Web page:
The Microsoft Surface Is Safe From Apple’s Zealous Patent Lawyers
Compare the Microsoft Surface to the iPad: They are both thin slate devices with black bezels. Likewise, the Samsung Galaxy Tab is also a thin slate device with a black bezel. Except only one of these companies is suing the other.
It was revealed today in the third week of the Apple/Samsung courtroom battle that Microsoft is licensing several unnamed Apple design patents for the Surface. This deal reportedly stems from Microsoft and Apple’s long-standing cross-licensing agreement. There are some caveats but it seems for the most part that Microsoft is safe from Apple’s legal hounds — and therefore the Surface has an edge on the tablet market.
Reuters reports that this deal contains a so-called anti-cloning provision, which prevents the two companies from copying (i.e. cloning) each others devices.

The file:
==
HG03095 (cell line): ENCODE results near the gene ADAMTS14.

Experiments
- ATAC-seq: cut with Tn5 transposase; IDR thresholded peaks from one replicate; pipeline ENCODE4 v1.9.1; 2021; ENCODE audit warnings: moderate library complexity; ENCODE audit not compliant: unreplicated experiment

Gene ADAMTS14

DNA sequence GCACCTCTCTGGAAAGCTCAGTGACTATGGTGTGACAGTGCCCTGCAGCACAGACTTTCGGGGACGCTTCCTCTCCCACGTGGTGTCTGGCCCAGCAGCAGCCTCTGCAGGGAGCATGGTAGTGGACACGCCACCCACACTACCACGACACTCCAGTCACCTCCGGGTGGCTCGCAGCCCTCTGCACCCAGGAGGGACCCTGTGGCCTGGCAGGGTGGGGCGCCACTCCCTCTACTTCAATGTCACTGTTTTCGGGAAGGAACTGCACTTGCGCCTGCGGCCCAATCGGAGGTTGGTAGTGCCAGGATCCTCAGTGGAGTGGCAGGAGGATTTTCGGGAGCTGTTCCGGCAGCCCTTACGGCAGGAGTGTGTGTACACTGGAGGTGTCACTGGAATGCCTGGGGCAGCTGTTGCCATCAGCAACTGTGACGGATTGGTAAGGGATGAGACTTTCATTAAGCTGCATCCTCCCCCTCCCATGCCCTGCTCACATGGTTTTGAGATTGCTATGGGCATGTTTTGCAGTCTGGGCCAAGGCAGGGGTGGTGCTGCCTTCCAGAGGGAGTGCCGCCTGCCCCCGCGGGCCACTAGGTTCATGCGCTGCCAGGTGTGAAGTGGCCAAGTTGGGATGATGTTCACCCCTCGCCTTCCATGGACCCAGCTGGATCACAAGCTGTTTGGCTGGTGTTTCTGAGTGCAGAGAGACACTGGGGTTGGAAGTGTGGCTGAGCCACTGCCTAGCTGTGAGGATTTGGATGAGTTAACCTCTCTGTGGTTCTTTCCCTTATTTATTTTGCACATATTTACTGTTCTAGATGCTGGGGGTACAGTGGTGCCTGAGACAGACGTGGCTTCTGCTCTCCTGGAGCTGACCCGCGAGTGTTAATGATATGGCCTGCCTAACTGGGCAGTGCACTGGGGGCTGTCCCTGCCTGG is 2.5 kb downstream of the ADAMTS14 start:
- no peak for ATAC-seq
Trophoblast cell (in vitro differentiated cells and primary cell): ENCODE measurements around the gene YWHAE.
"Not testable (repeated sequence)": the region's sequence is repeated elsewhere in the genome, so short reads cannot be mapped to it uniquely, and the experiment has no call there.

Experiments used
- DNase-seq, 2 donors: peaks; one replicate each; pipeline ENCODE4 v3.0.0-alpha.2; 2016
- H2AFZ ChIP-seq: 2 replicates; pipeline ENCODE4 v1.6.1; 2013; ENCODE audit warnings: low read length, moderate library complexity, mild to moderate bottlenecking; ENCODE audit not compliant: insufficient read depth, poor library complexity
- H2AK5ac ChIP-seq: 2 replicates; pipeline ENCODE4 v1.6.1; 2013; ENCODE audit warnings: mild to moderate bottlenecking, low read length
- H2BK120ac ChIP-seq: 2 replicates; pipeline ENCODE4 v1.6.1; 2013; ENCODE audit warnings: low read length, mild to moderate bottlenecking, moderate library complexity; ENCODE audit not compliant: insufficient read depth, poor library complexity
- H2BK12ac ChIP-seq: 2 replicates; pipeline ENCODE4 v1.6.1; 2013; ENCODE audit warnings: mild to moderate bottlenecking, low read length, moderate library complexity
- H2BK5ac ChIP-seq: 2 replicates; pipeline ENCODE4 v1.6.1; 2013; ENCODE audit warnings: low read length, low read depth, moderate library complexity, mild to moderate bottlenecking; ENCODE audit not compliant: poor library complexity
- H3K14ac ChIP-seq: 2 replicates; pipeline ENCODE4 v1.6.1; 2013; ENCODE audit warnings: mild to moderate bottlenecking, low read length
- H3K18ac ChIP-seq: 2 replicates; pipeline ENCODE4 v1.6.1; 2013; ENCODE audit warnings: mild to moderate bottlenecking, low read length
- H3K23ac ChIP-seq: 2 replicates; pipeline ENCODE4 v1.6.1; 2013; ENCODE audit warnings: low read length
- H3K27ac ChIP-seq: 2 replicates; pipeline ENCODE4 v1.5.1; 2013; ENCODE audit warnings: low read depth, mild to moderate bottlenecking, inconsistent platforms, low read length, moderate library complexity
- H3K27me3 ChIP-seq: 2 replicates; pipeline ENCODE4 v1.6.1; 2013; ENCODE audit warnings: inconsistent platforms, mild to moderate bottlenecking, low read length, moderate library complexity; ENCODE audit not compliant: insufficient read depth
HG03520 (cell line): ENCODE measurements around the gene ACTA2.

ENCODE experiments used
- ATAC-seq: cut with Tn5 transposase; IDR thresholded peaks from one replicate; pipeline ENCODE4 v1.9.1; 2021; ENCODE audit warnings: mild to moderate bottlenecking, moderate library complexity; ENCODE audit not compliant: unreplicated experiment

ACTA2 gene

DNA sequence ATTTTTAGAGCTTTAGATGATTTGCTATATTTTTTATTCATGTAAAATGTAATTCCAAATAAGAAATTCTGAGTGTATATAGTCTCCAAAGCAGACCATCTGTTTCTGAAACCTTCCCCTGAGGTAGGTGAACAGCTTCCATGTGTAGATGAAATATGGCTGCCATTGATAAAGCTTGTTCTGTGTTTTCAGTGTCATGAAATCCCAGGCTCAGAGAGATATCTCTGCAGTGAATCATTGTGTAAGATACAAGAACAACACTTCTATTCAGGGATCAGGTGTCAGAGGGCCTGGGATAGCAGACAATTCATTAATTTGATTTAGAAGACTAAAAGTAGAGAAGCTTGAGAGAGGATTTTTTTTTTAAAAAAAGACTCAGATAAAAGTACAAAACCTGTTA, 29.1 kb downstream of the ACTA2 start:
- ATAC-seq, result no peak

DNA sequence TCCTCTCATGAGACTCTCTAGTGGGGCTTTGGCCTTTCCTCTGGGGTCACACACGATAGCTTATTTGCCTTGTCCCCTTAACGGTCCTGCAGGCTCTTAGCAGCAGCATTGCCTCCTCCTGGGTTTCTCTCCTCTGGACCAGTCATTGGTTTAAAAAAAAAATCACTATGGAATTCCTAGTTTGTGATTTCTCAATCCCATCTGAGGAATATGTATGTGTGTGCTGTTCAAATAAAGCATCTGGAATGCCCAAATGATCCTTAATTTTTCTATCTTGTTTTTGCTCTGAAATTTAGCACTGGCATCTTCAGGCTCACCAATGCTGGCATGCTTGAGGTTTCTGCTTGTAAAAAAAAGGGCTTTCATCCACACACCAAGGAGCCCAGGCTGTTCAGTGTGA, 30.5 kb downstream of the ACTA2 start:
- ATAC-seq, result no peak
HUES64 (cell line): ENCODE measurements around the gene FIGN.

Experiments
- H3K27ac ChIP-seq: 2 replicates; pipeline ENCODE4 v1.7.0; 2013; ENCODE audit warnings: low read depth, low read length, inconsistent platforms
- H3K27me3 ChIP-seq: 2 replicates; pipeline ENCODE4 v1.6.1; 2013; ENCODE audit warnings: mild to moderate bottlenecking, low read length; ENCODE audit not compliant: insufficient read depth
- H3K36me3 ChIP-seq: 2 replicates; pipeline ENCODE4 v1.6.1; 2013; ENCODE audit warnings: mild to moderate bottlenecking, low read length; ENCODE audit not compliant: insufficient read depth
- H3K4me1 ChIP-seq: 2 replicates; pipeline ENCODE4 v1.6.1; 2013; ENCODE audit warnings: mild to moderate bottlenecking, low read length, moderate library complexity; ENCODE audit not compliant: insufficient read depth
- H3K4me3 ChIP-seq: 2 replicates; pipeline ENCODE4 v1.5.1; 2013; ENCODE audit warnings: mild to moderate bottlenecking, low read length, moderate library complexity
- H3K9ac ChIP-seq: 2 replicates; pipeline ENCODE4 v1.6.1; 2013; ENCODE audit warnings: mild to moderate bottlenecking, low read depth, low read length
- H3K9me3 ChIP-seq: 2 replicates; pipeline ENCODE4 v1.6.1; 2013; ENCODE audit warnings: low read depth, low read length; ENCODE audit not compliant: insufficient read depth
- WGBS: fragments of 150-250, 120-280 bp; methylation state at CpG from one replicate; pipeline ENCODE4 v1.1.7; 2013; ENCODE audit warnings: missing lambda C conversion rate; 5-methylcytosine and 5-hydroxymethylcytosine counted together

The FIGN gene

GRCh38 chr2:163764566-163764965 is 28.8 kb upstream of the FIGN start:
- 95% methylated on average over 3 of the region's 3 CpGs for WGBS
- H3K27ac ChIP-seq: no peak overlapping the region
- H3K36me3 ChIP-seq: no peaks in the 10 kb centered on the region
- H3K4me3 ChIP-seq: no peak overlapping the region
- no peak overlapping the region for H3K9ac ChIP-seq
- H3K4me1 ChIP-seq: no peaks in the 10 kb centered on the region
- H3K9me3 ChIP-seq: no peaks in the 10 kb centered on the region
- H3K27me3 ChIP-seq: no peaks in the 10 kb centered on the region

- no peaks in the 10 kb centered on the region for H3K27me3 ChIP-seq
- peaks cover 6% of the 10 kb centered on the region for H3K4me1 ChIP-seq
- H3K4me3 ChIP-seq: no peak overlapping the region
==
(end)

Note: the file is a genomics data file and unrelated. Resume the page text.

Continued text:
According to Apple’s patent director, Boris Teksler, Apple rarely licences these patents. He said he could count on one hand how many times Apple has offered to do so. That includes at least one offer to Samsung which the Korean company supposedly turned down.
Apple vigorously defends its patents and trademarks. Just ask Samsung. The two companies are currently locked in a heated trial. According to Apple, the Samsung Galaxy Tab and smartphone is a bit too similar to the iPad and iPhone. In fact it was revealed last week that Apple approached Samsung in 2010 and offered to license its design patents for $30 per phone and $40 per tablet sold. Samsung said no to the offer and continued releasing products that are eerily similar to Apple’s. And now the two are battling it out in court.
The iPad dominates the tablet market thanks in part to its simple design. For the most part Samsung replicated the iPad’s design cues, but did so without the proper licences. But Microsoft got the nod from Apple and it’s hard to deny that the Surface is a good-looking tab. Now, if Microsoft can price it properly, the Surface could be the next big tablet and Apple’s lawyers cannot do a thing about it as long as Microsoft plays by the aforementioned rules.